So. It's been a while since these two teams met. Since then, Boston has gone on an impressive tear to become the best team in the Eastern Conference. With only ONE LOSS in the entire month of December, the Bruins seem unstoppable. Considering that the Bruins embarrassed the Habs the last time they played, Montreal fans should be worried.
Montreal finds itself comfortably in playoff position, with a better record now than at this same time last year. The Habs have won four straight, despite injuries to Alex Tanguay, Saku Koivu, Chris Higgins, and Carey Price. Georges Laraque, while not essential, could benefit Montreal in a phyisical game against Boston.
Speaking of which, Milan Lucic has been day-to-day, but the smart money is on him playing tomorrow. It will be interesting to see him renew hostilities with Mike Komisarek, especially now that he does not have to worry about ducking Laraque. Another key player for Boston will be Michael Ryder, who has once again flourished under his old coach Claude Julien. (All evidence for Ryder's slump last year seems to point to Guy Carbonneau's shortcomings as a coach.) David Krejci rounds out the list of key Boston players.
On the other side, Montreal's Alex Kovalev has started to heat up, along with the Habs' power play. Actually, the entire Montreal power play is the key "player" to watch tomorrow, as it has been getting better, and could make the difference. Komisarek has returned after injuring his shoulder in an ill-advised fight with Lucic, and there is obviously no love lost between the two. Boston has Lucic; watch for Maxim Lapierre to be on the ice antagonizing the Bruins' top players. He is centering a very hot third line at the moment, and Carbonneau will probably use him against Boston's best.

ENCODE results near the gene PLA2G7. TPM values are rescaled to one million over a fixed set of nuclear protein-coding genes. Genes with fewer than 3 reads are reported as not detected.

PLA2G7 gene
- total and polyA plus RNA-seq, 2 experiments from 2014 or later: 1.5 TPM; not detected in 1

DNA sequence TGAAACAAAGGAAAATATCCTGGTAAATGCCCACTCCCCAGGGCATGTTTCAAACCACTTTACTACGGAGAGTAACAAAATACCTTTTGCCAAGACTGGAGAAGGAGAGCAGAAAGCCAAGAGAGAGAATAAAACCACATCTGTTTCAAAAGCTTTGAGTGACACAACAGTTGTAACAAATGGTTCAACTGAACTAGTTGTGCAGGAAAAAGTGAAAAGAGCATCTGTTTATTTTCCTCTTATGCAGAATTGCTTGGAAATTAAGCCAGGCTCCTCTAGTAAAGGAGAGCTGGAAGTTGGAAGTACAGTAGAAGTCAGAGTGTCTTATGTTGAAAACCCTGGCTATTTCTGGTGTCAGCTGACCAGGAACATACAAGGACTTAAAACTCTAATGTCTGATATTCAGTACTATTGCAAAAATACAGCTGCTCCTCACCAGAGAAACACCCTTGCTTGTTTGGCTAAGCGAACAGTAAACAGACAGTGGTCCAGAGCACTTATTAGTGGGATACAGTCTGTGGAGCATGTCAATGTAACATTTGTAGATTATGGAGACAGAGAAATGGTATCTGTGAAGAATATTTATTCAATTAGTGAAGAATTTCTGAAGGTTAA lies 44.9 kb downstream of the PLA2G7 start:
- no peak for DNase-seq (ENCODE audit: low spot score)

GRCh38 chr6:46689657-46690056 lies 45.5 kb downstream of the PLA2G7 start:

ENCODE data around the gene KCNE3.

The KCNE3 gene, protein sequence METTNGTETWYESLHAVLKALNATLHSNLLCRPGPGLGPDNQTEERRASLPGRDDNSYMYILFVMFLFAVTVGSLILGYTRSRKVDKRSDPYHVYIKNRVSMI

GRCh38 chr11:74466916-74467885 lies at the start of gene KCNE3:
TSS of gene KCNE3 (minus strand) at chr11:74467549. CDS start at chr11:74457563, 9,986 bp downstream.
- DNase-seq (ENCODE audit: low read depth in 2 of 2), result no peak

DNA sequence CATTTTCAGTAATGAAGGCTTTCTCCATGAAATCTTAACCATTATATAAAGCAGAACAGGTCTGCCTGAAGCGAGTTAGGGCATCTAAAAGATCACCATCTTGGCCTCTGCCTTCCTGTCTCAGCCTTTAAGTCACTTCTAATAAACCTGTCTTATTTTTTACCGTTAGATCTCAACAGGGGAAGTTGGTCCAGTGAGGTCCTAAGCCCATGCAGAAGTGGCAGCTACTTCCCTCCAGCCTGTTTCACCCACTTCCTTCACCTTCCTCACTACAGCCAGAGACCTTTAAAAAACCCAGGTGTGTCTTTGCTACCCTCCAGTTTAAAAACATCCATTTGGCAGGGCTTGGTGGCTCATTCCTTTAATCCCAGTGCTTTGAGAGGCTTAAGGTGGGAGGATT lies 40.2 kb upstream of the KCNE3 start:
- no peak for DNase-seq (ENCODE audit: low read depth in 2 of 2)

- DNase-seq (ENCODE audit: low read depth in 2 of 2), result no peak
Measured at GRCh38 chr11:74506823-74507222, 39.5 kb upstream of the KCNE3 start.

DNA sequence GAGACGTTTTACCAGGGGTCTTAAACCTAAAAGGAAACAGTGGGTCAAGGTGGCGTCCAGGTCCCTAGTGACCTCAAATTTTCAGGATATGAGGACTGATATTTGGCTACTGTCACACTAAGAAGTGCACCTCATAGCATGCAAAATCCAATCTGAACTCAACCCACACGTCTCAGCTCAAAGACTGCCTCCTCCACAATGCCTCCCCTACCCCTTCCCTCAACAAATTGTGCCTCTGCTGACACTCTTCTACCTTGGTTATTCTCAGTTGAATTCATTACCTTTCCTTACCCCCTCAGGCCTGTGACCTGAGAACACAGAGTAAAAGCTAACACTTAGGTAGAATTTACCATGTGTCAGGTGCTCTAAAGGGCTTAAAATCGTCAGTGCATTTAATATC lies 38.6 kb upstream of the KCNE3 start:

Now for a bit of editorializing/baiting/discussion:
What is the cause of the Bruins' success?
Marc Savard's continued growth is certainly one reason, along with the acquisition of Michael Ryder and the chemistry he has forged with David Krejci. Phil Kessel continues to grow into his role, and Lucic has brought excitement back for the fans.
A puzzling aspect is Boston's defense, which has remained largely the same since last year. Zdeno Chara is still woefully incompetent with the puck in his own end, and Andrew Ference, Shane Hnidy, Matt Hunwick, Matt Lashoff, Mark Stuart, Dennis Wideman, and Aaron Ward round out what would otherwise be a group of very average defensemen.
Another puzzling part of the picture is Boston's goaltending. Tim Thomas has a 2.08 GAA and .933 save percentage, which defy explanation. Thomas (and most Boston fans would agree) has atrocious positioning and lacks basic fundamentals. Yet, Like Dominic Hasek, he makes the save, no matter how ugly. Alternately, Manny Fernandez has almost identical numbers. His success has come as a surprise to many, as he had previously spent his time in Boston watching from the press box with one injury or another. Both goalies are 34 years old, which would suggest that their best years are behind them.
I haven't watched any Boston games since the last debacle against Montreal (one can only take so much of Jack Edwards), so I am eager to see what makes this team tick.
All I can say is, I am grateful that I left the Boston area prior to this sudden explosion of success from the Bruins. The real question now is, how long will it last? Boston does have Tukka Rask waiting in the wings, and he should be ready by the time Thomas and Fernandez (inevitably) falter. Boston's forwards are good, and will probably get even better, but the defensemen leave me scratching my head, trying to figure out how they have been succesful.